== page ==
Sir John Ross, 1st Baronet

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Sir John Ross, 1st Baronet, PC, QC (1853–1935) was an Irish judge who was the last person to hold the office of Lord Chancellor of Ireland.

Early life[edit]

He was born in Derry, Northern Ireland, on 11 December 1853. He was the eldest son of the Reverend Robert Ross DD, Presbyterian Minister and, at one time, Moderator of the Presbyterian Church in Ireland. He was educated at the model school and at Foyle College, Derry, where the songwriter Percy French was one of his schoolfriends. In 1873 he entered Trinity College, Dublin. He became president of the University Philosophical Society in 1877 and graduated BA in the same year; in 1878 he was auditor of the College Historical Society, where his contemporaries included the politician and judge Edward Carson (later Lord Carson) and James Campbell (the future Lord Glenavy, Lord Chancellor of Ireland). He graduated with a Bachelor of Laws (LL. B.) degree in 1879.

Judge[edit]

Ross had entered Gray's Inn, London, in 1878 and was called to the Irish bar in 1879. He became a Queen's Counsel in 1889. He was Conservative member of the House of Commons for Londonderry City from 1892 until his defeat in 1895. In 1896 Ross was elevated to the bench as land judge in the Chancery Division of the High Court of Justice in Ireland. When appointed, he was the youngest judge in the United Kingdom and he was the first Presbyterian judge of the High Court. Maurice Healy noted that he was as scrupulous in avoiding any suggestion of religious bias as he was in not allowing his own political views to colour his judgement. While his main training was in equity, he was also a good criminal lawyer.

Ross was sworn of the Privy Council of Ireland in 1902. In 1919 he was created a baronet. In 1921, in succession to Sir James Campbell, Ross was appointed Lord Chancellor of Ireland. He was to be the last holder of that office, which was abolished in December 1922. Ross retired to London, but later he returned to live in Northern Ireland.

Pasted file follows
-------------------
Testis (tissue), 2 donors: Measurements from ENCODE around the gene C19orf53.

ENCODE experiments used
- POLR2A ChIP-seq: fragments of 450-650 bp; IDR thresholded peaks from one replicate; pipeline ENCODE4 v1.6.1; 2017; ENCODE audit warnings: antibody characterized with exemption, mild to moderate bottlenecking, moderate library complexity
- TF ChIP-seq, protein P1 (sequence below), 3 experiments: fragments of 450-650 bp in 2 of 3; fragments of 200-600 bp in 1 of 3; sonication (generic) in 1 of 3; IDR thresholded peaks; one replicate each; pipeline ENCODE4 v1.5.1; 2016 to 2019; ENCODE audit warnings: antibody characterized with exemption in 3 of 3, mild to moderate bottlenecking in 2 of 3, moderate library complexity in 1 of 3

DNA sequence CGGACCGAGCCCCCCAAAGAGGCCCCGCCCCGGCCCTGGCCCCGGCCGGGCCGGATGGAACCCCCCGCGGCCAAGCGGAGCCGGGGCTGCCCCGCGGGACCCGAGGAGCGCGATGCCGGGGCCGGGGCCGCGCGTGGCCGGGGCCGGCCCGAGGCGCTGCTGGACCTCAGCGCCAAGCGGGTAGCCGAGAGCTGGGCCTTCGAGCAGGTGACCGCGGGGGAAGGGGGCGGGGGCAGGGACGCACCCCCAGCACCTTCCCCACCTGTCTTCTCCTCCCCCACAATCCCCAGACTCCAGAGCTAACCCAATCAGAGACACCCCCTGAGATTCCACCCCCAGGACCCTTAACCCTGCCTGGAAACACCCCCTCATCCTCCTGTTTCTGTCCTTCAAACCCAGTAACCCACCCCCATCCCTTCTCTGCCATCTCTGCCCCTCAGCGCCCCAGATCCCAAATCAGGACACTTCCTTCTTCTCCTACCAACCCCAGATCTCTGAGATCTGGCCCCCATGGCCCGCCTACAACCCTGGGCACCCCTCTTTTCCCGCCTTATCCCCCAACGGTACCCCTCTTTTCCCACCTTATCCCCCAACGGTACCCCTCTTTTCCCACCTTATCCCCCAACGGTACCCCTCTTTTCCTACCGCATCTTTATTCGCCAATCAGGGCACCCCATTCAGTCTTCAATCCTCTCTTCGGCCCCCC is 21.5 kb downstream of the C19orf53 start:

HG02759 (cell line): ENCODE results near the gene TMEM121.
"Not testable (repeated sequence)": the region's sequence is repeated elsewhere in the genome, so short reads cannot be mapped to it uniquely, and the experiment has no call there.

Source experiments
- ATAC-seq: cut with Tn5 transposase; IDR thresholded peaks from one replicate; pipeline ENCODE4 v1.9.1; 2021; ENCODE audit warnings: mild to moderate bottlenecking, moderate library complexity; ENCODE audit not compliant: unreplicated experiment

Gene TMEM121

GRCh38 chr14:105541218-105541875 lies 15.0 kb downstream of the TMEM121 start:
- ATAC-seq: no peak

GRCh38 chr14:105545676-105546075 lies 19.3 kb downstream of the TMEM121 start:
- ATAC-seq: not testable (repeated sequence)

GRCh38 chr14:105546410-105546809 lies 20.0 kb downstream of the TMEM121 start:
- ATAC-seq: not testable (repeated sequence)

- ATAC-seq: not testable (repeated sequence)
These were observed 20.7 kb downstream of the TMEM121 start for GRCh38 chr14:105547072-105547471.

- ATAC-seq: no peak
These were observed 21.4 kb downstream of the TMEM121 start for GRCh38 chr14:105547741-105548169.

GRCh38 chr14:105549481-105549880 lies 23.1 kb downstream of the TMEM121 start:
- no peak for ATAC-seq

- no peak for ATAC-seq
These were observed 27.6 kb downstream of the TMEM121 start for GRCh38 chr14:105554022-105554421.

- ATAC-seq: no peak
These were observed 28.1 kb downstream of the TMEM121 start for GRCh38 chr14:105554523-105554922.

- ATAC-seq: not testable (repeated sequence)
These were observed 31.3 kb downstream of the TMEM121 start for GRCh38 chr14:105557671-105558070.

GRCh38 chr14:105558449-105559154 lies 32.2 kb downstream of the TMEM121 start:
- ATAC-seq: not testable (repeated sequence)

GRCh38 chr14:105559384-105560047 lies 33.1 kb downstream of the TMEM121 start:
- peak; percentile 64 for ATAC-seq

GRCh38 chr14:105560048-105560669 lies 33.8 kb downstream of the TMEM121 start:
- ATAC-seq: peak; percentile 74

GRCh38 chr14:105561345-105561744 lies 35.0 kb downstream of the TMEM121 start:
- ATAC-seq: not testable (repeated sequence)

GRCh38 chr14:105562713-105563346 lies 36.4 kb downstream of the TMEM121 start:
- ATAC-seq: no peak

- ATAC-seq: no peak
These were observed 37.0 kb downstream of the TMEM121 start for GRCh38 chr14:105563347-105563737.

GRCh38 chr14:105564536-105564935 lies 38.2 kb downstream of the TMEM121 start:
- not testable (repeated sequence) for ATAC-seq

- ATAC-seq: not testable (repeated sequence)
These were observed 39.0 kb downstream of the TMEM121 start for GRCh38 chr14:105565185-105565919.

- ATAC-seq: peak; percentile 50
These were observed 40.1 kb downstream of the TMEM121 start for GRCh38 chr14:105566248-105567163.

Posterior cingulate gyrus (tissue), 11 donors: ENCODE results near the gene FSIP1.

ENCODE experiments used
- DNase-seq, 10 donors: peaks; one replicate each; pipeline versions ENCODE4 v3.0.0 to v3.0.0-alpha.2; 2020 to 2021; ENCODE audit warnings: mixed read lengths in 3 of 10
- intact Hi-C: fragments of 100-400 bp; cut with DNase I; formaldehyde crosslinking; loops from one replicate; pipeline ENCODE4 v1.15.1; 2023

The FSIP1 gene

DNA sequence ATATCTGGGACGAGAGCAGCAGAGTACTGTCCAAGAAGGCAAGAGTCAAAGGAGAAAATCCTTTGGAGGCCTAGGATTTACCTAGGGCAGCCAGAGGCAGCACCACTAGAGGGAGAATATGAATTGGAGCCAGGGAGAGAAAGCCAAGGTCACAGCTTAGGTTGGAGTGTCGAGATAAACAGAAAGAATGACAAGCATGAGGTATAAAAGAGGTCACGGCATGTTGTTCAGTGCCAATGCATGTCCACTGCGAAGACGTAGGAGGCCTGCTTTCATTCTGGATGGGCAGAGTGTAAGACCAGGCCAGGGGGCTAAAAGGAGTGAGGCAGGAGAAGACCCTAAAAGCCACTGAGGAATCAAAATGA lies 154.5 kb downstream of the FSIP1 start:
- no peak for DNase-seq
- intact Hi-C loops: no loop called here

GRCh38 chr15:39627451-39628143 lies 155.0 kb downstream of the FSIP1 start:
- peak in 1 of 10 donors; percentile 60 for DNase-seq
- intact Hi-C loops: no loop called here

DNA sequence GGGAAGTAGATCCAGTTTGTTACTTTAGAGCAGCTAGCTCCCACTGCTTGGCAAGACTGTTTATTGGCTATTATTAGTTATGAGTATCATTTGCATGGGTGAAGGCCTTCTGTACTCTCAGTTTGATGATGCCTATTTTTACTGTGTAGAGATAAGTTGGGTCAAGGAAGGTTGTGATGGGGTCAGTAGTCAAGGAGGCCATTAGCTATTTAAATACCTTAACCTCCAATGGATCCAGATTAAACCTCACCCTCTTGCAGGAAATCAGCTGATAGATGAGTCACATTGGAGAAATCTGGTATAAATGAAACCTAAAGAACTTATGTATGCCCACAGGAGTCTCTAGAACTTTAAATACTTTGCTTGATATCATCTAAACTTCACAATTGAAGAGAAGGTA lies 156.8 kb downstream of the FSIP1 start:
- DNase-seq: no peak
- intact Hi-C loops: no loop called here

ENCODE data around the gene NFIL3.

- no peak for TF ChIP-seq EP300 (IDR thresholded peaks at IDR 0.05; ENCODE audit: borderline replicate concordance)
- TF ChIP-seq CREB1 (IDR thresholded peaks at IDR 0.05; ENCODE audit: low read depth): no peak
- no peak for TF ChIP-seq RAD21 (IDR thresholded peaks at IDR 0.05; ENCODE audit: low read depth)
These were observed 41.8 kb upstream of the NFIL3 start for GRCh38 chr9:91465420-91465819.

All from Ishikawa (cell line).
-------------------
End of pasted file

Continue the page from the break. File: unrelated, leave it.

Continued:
He was president of the St John Ambulance Brigade in Ireland and during the First World War was in control of all Red Cross activities in southern Ireland. In 1914 he was made a Knight of Grace of the Grand Priory of the Order of St John of Jerusalem. During the war he was also chairman of the Irish board for the selection of candidates for commissions in the British army.

Family[edit]

In 1882 Ross married Katherine Mary Jeffcock (d. 1932), who was the only daughter of Lieutenant-Colonel Deane Mann, of Dunmoyle and Corvey Lodge, county Tyrone. They had one son, Major Ronald Deane Ross MC MP, and two daughters, the younger of whom predeceased her father. Ross died, of bronchial pneumonia, at his home, Dunmoyle Lodge, Sixmilecross, co. Tyrone, on 17 August 1935, and was succeeded as second baronet by his son.[1]

Character[edit]

Maurice Healy, who described most of the Irish judges of his time in his memoir The Old Munster Circuit,[2] praises Ross in the highest terms, recalling his "splendid presence", his beautiful command of the English language, and his unfailing kindness to young barristers. Like all judges he had his foibles, including a fondness for horse racing: he was a habitué of Punchestown Racecourse, and the Bar had an unofficial understanding that no case would be listed for hearing on a Punchestown day. In this way, Healy remarks, he showed that he was very human, and that humanity was what made him a great judge.

References[edit]

External links[edit]

Parliament of the United Kingdom
Preceded by
Justin McCarthy
Member of Parliament for Londonderry City
18921895
Succeeded by
Edmund Vesey Knox
Legal offices
Preceded by
James Campbell
Lord Chancellor of Ireland
1921–1922
Succeeded by
Office abolished
Honorary titles
Preceded by
The Lord Ashbourne
President of the College Historical Society
1913-1925
Succeeded by
The Lord Glenavy
Baronetage of the United Kingdom
Preceded by
New creation
Baronet
(of Dunmoyle)
1919–1935
Succeeded by
Ronald Ross